Earlier today, I wrote a post titled Does Getting Better At Metacognition Physically Alter The Brain? In it, I described some interesting studies done on metacognition using MRI’s.
I contacted the author of the study with a question, Dr. Stephen Fleming, and he graciously responded very quickly. Here’s my email and his answer:
I’m a high school teacher in California, and write a blog with over 25,000 daily subscribers — mostly educators.
I’ve recently learned about your research on metacognition, and have posted on my blog about it.
Helping my students learn about the physical impact learning has on their brain has had an important impact on them. I saw that in your 2010 paper on metacognition, which I write about in my blog, you found that people with a greater metacognitive function had a greater developed prefrontal cortex, but you weren’t sure if that was because it had developed because of their practice of metacognition or if they were just born with it.
Since 2010, have you determined which it was? As I write in my post, it would be a great asset for teachers if we could help our students see that their brains actually change as they practice metacognition.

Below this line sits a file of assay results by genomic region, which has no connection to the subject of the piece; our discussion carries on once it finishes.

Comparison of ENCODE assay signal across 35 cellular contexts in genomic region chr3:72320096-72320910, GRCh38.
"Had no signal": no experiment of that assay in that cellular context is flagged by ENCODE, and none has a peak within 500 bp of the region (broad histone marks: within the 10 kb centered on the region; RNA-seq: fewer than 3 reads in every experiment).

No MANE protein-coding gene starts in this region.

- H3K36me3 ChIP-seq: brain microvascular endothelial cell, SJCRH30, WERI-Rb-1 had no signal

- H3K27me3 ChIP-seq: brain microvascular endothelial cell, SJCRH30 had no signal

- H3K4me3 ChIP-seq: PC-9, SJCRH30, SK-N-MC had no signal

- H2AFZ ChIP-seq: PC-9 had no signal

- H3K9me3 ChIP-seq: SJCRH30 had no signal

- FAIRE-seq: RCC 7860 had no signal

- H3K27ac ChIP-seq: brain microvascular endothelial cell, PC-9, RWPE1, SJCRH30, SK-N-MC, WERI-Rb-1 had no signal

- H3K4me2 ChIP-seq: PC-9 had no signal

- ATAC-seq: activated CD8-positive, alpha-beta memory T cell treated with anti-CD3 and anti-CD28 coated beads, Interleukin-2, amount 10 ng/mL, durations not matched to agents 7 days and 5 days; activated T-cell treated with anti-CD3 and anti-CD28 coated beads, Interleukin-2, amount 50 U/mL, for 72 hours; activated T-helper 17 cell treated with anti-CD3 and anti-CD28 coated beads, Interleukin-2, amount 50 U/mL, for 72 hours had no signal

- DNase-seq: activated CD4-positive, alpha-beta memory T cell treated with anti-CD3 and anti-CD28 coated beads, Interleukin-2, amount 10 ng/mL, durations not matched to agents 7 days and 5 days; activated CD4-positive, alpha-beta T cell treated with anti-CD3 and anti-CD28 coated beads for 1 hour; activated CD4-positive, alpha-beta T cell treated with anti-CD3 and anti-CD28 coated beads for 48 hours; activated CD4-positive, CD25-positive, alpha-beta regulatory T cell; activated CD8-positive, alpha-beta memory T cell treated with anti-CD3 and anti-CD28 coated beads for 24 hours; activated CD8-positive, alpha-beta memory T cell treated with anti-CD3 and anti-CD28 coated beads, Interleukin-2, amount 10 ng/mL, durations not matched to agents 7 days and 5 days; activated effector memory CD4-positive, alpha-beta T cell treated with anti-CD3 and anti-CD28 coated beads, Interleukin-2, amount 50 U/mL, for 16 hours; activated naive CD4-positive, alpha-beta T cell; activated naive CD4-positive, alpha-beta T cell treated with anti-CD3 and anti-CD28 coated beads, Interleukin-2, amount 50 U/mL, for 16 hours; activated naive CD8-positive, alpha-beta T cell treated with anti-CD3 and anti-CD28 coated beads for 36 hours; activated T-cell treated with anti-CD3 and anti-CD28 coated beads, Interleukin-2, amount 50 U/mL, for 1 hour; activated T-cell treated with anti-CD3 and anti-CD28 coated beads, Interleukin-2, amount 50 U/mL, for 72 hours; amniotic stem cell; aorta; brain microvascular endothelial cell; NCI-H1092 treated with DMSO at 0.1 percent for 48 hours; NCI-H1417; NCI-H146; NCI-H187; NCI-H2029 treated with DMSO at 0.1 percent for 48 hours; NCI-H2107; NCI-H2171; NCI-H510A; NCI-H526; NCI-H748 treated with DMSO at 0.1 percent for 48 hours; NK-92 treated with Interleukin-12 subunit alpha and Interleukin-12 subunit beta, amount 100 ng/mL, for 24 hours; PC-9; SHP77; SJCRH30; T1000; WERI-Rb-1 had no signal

DR. FLEMING’S RESPONSE
Many thanks for your interest in our research, and for featuring our article on your blog.
Unfortunately we still do not know the answer to your question. There are two main challenges in carrying out this study. First, one would have to develop a reliable method for training metacognitive function in isolation of other changes in cognitive skill, such as decision-making, memory, etc. As yet I do not know of such a protocol, but would love to hear your ideas on this.
And second, longitudinal measures of brain structure and function would be required at different stages during the training. This is certainly feasible, but a caveat is that the field is still developing in its understanding of what different types of MRI measures mean for brain function. For example, we don’t know how the measure of structure we used in our paper (voxel-based morphometry) affects the functional properties of a particular brain region.
This would be a great study to carry out, and I would love to know the results!
In my own research, I am currently focussed on understanding the computations underlying metacognition at the individual level. Hopefully we can then use this knowledge to examine questions about differences between individuals.
So it looks like we’ll have to wait awhile for the answer….
Thanks to Dr. Fleming for his gracious response!